Talking about this is good. Finding answers is good. It’s going to take some time, though. And that’s sad, because for them it has already taken too long.

          1. You are absolutely correct when you say that in the white world we would not know or experience discrimination, and so really a guy is lost when it comes to understanding how it feels and I would never claim to remotely understand how it might affect me. And I agree that “a few of these really bad experiences colors the entire experience”, from all angles it appears. I remember a number of years ago when I was working in telecom and I just had a sense that I should do the best job that I could, to try to do perfect work. This created a bit of an inner conflict since the company I worked for really didn’t care if I was great, they just wanted it done good enough and fast enough to make good money and no one would notice or care either way, I told myself. A voice in my head said “someone will notice”, and so I proceeded to attempt to be the best technician I could be. Someone noticed. A contractor consultant to the hospital, where my project was taking place, saw the work, located me, and hired me to run his operation, for much more money and a much better work environment. Within six years I went on my own and I haven’t looked back since. I was a nobody that no one had even heard of but my change of heart, however that happened, changed the course of my life and I’ve been a respected person in the business community ever since.
            I don’t respect races of people, or segments of society, or institutions, but I respect individuals, and I think the solution to something such as racism in a society, successfully, and naturally, follows those same lines. Isn’t it respect that people are looking for? Don’t people just hope to “fit” in and feel like one with their surroundings and their society? Do we fit in by standing out, or by acting out? By protesting? By making new laws “demanding” respect and equality? Or minority hiring mandates? For what might that accomplish with someone who would be a real racist? What might that approach accomplish with those in the middle who have had a “negative experience” but aren’t hardcore racist? What experience does it present for someone who is not racist? I see no place where an “organized” response would actually accomplish the said goals. Sort of like religion, maybe. Do we want to see behavior change in order to humor a law or fulfill a moral obligation, or is it a heart change for and of individuals that we’re looking for? One is slow, quiet, and effective, and the other appears loud and flashy but has no heart. I know this is a complex issue but I just can’t see organizing or planning our way out of it. I think it’s a slow, methodical, and mostly individual endeavor/lifestyle if it’s to be truly effective .You are obviously right close to the heart of this, so I would love to know your thoughts.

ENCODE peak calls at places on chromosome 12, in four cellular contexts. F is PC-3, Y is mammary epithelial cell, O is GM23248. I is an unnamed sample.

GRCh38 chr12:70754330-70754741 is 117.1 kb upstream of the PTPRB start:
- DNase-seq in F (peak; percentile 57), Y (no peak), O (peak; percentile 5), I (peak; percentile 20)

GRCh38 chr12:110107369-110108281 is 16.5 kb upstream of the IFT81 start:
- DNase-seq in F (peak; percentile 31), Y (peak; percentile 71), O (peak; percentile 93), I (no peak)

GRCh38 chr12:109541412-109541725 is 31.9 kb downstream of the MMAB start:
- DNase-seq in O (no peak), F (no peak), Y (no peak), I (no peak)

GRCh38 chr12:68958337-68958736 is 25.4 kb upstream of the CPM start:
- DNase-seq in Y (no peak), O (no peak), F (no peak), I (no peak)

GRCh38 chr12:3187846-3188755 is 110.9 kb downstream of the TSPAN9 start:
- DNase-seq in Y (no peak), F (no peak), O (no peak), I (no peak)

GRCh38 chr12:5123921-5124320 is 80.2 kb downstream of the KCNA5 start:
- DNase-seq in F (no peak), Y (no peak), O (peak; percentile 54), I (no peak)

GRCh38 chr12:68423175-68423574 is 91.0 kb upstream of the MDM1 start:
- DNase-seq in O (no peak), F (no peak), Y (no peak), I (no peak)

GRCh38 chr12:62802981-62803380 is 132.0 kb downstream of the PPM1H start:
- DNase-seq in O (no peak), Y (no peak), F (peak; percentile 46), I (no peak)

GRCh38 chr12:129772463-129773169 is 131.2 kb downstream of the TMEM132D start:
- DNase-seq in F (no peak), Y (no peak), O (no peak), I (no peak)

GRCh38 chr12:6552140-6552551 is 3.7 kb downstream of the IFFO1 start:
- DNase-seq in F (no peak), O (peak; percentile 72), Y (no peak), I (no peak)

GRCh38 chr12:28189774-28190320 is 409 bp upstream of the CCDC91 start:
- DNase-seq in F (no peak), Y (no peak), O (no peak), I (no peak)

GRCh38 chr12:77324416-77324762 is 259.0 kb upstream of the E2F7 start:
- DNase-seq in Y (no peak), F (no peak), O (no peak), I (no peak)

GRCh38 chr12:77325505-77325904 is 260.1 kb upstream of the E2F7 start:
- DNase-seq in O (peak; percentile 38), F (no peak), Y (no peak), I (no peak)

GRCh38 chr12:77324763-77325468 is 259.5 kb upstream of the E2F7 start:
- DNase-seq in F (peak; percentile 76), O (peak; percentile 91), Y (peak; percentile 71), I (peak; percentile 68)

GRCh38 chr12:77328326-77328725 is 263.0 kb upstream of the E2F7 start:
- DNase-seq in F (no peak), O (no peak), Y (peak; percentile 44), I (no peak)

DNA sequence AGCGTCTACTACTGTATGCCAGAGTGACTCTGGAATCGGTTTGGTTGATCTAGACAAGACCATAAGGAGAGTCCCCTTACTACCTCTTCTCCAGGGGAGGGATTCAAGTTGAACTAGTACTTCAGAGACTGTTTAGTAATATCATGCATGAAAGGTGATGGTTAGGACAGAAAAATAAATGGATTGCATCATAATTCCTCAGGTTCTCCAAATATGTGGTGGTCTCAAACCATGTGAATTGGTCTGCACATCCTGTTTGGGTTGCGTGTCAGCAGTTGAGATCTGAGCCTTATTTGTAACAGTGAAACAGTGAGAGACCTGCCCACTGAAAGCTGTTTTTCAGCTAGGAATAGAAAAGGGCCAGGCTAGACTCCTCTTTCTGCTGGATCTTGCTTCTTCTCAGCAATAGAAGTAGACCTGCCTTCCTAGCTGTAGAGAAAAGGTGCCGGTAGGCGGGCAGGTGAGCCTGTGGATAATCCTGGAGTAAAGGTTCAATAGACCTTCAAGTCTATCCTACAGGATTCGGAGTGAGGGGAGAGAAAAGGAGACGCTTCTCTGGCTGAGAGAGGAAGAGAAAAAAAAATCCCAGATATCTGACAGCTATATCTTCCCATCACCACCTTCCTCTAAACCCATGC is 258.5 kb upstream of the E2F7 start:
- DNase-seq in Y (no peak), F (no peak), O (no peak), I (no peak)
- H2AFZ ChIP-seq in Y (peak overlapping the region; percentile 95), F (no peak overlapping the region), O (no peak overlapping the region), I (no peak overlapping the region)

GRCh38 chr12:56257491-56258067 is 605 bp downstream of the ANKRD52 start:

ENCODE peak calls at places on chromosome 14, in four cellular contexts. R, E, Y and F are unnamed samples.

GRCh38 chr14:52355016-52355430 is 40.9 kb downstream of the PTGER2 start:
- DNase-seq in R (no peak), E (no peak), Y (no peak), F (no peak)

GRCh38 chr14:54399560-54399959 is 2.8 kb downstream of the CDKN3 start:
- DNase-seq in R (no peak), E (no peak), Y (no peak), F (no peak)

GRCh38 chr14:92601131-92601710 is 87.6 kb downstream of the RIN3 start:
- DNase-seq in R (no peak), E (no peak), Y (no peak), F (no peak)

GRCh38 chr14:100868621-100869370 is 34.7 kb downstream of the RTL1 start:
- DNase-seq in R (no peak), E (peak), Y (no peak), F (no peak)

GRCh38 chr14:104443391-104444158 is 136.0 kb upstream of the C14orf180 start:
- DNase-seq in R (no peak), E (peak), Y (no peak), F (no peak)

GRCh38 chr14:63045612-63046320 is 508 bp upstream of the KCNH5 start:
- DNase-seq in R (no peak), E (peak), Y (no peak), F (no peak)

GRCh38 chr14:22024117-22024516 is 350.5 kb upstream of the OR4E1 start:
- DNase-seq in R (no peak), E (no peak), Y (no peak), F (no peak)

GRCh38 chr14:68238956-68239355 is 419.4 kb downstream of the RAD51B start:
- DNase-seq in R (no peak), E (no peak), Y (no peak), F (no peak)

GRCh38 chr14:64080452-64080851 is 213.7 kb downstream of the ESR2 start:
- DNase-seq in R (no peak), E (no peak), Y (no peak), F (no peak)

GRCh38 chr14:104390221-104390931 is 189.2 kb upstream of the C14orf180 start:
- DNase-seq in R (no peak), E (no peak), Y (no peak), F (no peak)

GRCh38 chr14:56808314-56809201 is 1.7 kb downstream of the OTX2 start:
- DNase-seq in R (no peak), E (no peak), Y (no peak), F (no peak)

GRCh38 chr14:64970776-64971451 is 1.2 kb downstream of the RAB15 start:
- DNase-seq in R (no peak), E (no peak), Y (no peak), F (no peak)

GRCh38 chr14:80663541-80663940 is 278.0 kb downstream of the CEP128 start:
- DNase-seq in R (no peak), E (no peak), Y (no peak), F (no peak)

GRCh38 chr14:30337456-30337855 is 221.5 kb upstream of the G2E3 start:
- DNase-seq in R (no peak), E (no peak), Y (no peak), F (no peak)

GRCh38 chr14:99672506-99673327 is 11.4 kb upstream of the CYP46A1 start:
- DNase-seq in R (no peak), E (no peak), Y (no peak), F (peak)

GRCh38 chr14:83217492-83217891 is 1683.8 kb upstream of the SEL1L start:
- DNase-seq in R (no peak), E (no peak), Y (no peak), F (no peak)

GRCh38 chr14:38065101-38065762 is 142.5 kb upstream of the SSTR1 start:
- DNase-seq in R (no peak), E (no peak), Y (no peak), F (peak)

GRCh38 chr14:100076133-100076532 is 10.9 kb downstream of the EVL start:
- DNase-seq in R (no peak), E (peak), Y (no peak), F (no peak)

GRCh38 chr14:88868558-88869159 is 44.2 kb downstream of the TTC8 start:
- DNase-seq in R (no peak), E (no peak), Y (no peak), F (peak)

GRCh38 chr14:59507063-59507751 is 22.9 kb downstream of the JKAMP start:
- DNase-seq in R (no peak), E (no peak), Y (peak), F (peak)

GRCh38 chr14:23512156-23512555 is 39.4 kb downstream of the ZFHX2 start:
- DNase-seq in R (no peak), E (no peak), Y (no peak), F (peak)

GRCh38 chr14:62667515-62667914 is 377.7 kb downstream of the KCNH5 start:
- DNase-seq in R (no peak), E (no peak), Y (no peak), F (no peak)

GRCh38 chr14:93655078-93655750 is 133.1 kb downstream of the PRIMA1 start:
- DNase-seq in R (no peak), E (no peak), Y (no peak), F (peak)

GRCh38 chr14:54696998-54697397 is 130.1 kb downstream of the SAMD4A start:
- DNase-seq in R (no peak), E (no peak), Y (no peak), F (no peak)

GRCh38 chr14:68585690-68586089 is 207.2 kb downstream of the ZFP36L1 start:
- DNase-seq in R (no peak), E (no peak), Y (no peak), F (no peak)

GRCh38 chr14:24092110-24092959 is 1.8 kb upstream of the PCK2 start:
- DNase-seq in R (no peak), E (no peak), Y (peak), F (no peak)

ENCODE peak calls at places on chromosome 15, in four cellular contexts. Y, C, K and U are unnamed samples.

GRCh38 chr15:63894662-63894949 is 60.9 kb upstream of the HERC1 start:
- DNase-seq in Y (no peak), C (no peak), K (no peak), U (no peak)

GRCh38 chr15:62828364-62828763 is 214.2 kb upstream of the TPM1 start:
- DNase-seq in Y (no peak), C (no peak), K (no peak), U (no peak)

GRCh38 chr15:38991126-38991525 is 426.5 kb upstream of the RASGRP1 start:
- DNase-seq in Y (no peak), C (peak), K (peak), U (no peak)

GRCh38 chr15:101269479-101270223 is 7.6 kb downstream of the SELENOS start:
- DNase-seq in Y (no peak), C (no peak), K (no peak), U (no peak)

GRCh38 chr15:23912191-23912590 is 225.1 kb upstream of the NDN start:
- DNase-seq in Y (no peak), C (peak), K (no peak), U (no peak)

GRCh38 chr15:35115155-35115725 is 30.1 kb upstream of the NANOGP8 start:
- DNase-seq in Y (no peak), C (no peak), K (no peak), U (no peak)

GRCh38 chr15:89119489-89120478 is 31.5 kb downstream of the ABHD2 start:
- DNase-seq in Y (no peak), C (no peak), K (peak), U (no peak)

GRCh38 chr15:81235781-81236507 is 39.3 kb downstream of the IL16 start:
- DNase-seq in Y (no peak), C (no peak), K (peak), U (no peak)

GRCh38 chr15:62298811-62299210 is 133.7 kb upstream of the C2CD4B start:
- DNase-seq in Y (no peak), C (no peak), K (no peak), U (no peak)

2. Just keep in mind, Kevin, that one of the things you haven’t had to overcome are people’s biases against your skin color. Would the same opportunities have been there for you if you had had brown skin? It’s hard for us to say. Those who are, say that the same opportunities are not there in the same way. Many of them start out with disrespect, remember. They teach their kids they have to be twice as good as a white person to get the same opportunities, because it its true.